Title/Author: Kiss The Girls by James Patterson
Publisher/Year Published: Little, Brown and Company, 1995
How I got this book: Bought it at the library!
Why I read this book: I’d never read anything by James Patterson before and thought I’d try.
Rating: 2 stars
So I happened to be at a library a few weeks ago—I say “a” library rather than “the” library because I wasn’t in my local library—and I saw a cart of paperbacks with a sign that said “25 cents each.” Of course I couldn’t help but look (who could resist getting a book for a freaking quarter??). Most of the books looked to be trashy romance novels and super-corny chick lit, neither of which I’m into, but Kiss The Girls by James Patterson caught my eye (my dad likes the movie) so I bought it. I didn’t realize at the time that I was jumping into the second book of a long series about a detective/psychologist, but it ended up not being a huge deal.
Anyway, the premise is this: Naomi Cross, the niece of Alex Cross (the aforementioned detective/psychologist), has gone missing. It comes to light that she is probably the victim of Casanova, a serial kidnapper/rapist/murderer who has been working the Research Triangle in North Carolina. Simultaneously, another serial kidnapper/rapist/murderer who styles himself “The Gentleman Caller” is working his way through the West Coast—and seems to be in cahoots with Casanova.
So before I rip this book to shreds, let me give credit where credit is due: the basic story was good, and I can see why my dad would like the movie. I will also allow that I was kept guessing up until the very end about who Casanova was, and I still turned out to be ultimately wrong, so good on you, Mr. Patterson, for not giving up the goods too easily.
But oh my GOD, Alex Cross was a whiny bitch.
Okay, whiny bitch might be the wrong words. Maybe angsty bitch would be better. But his voice (this was written in first person from Alex’s point of view) was so freaking annoying. Some of it comes down to James Patterson’s writing style, no doubt, which was also horrible. He sure does love using italics, and not always in the most appropriate situations. The result was that Alex Cross came across as kind of self-righteous and overly earnest. And the good basic storyline was obscured by terrible prose—the kind of terrible prose that really makes me wonder how in the world James Patterson manages to sell millions upon millions of books every year.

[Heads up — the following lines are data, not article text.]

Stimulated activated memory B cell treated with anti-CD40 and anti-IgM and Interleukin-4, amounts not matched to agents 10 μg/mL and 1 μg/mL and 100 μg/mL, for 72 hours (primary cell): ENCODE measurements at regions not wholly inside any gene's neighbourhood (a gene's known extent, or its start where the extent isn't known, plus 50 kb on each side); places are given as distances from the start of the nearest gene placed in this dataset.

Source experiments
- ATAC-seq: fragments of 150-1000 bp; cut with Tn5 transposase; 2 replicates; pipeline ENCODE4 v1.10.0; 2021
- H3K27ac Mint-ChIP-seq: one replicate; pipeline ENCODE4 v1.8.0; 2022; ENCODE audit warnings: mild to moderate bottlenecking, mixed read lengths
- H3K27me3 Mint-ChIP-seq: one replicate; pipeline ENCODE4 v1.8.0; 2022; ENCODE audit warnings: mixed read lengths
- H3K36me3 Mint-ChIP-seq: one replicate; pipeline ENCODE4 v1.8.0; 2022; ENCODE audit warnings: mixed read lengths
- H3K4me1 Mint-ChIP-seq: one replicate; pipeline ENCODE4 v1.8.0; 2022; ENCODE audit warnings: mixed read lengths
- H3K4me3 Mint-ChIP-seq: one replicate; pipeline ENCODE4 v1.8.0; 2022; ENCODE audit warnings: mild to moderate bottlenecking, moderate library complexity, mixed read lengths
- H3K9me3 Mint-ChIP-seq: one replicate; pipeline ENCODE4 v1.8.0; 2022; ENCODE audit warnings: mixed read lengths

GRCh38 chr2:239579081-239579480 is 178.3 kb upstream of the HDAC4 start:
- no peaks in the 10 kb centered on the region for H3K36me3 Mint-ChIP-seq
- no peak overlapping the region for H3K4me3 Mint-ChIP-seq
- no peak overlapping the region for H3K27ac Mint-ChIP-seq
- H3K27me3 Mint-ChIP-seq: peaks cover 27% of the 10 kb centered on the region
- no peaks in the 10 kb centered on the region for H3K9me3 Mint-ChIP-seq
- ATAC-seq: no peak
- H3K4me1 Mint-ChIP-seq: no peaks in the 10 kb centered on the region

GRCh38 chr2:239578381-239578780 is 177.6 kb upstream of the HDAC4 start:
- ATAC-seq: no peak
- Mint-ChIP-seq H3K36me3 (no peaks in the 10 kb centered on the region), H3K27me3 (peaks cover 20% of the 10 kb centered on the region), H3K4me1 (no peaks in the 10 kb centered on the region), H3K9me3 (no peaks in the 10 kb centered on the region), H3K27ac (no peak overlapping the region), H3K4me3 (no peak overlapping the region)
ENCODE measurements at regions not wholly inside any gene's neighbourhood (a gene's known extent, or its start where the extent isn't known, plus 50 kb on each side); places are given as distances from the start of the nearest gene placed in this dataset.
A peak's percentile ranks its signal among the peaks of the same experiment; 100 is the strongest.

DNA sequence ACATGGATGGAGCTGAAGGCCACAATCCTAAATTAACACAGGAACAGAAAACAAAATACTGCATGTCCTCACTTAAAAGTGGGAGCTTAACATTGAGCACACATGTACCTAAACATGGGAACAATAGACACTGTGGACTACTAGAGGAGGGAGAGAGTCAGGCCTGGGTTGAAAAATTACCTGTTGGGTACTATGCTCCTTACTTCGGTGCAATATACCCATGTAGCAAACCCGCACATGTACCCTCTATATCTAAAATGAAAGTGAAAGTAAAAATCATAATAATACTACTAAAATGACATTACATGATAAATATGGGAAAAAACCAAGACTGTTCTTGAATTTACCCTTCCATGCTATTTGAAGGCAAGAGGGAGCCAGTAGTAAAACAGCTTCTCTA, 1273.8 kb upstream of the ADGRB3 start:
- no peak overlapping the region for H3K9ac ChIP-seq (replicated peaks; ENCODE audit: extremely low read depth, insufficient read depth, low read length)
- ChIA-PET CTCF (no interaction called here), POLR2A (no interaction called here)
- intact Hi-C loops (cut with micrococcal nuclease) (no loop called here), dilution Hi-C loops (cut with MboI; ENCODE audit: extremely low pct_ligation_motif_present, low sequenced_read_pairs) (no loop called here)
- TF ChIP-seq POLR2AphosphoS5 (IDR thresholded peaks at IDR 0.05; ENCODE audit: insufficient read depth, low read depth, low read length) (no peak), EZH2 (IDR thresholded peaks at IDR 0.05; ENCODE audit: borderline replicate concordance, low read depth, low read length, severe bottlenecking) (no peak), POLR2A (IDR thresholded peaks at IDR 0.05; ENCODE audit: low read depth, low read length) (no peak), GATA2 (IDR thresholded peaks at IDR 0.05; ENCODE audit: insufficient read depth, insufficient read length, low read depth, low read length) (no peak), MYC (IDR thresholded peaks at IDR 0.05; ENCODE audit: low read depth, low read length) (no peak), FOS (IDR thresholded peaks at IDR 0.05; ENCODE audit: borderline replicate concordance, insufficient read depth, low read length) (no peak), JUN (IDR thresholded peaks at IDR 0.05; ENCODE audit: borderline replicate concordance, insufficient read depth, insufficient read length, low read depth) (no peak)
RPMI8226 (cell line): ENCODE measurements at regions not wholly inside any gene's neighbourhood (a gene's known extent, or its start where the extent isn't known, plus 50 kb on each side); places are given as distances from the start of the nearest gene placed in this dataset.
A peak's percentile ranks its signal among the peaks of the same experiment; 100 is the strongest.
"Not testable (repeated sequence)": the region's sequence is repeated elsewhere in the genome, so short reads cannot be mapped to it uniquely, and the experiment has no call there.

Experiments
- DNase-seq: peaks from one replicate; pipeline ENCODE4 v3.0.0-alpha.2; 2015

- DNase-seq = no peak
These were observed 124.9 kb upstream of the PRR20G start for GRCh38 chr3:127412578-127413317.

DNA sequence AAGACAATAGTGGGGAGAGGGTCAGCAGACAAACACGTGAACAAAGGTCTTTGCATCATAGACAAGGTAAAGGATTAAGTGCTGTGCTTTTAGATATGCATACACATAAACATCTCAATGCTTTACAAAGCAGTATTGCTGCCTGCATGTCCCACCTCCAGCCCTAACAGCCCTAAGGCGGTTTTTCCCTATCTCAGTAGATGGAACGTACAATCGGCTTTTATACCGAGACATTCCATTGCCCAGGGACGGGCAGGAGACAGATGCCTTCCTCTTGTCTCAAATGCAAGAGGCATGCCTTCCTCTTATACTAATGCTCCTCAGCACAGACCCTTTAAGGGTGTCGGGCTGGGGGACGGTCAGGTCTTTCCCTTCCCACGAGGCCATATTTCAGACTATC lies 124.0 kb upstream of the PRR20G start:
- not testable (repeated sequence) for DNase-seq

Something else that really bothered me was how flat the characters were. No one underwent any significant—or even insignificant—changes throughout the entire book. All Alex could think about the majority of the time was Naomi or his kids, and definitely had something of a savior complex going on. Sampson, Alex’s colleague and friend, is perpetually snarky despite the harrowing situations they find themselves in. Kate McTiernan was probably the least realistic character of the bunch, the impossibly beautiful, incredibly intelligent and talented doctor who overcame her tragic past and blah blah blah.
Basically, this was a really fluffy book that I only continued to read because I was grudgingly interested in finding out who Casanova was. So James Patterson can create suspense, but definitely not much else.
Rating: 2 stars